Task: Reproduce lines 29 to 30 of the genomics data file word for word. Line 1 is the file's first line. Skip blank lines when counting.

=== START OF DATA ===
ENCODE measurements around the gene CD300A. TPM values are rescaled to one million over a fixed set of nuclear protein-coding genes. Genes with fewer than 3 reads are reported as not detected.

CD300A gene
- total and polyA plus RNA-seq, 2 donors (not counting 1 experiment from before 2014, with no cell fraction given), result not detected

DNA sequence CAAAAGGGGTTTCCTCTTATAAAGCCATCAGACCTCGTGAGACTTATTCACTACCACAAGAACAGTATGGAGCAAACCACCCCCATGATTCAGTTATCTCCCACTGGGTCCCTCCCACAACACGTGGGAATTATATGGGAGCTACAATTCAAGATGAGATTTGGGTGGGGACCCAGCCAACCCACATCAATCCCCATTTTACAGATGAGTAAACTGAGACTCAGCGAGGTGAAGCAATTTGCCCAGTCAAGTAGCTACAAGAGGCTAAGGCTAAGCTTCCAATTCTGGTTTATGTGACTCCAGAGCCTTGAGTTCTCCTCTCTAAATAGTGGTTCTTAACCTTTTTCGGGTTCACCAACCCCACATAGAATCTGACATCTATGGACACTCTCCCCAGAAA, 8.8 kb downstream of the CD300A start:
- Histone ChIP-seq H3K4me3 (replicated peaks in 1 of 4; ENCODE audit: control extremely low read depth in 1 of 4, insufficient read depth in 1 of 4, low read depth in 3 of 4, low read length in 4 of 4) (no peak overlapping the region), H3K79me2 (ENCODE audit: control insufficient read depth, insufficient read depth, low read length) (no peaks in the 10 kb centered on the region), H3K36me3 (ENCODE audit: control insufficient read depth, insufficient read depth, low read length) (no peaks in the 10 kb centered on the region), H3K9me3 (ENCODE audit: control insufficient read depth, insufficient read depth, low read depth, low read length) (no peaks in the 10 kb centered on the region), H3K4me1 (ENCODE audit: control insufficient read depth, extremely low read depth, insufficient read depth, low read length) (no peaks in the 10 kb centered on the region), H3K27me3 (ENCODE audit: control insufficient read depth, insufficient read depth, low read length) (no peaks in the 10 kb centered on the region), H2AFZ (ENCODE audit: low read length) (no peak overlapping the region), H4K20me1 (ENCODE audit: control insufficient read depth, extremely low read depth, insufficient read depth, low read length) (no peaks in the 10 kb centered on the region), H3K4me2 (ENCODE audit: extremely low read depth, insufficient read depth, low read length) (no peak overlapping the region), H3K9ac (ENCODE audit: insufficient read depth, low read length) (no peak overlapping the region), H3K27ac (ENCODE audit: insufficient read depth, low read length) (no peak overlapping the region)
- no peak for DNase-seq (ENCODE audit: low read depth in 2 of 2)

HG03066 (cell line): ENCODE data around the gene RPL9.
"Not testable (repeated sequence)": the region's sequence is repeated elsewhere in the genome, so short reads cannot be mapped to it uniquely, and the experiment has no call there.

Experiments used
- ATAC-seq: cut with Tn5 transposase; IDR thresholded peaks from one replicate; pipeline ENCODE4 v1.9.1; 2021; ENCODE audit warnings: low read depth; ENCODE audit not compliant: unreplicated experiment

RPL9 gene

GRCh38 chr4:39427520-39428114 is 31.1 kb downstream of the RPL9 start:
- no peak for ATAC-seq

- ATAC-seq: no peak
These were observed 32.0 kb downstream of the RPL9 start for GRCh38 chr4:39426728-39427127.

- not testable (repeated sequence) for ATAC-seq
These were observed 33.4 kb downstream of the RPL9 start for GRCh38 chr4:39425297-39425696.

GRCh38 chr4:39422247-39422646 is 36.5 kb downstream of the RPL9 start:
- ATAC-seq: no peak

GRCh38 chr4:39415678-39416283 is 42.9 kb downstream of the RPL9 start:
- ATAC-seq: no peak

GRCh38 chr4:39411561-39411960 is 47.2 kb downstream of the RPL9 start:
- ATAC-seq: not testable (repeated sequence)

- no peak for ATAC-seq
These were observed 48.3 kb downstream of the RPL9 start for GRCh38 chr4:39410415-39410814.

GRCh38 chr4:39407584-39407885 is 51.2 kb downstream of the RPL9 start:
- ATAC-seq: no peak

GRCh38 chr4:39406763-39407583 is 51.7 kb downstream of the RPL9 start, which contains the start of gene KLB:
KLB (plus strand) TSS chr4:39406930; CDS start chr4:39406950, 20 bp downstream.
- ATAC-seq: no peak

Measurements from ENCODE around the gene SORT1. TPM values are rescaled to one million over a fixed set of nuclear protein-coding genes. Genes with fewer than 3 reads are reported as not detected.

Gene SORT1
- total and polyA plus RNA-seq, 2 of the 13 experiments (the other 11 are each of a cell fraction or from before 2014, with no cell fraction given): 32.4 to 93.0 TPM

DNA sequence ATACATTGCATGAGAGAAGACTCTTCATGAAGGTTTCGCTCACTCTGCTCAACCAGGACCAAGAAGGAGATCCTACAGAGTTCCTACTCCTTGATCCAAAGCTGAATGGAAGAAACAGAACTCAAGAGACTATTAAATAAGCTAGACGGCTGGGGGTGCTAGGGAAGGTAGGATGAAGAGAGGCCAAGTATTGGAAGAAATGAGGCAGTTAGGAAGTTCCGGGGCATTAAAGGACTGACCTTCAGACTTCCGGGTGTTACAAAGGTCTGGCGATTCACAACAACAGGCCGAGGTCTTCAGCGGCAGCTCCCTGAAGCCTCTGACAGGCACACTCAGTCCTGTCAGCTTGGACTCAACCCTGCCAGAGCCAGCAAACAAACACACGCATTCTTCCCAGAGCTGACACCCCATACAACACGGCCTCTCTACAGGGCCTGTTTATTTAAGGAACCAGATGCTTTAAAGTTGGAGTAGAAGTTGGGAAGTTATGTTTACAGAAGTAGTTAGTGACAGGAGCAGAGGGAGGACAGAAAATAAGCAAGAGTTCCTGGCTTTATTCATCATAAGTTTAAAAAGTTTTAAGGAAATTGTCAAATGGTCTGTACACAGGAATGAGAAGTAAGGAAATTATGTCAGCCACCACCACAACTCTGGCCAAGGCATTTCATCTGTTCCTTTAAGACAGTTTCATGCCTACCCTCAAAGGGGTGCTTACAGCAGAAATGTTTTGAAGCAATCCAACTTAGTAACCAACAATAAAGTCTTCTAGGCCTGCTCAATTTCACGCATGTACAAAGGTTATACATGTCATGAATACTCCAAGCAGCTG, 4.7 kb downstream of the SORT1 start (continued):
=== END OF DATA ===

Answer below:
KLB (plus strand) TSS chr4:39406930; CDS start chr4:39406950, 20 bp downstream.
- ATAC-seq: no peak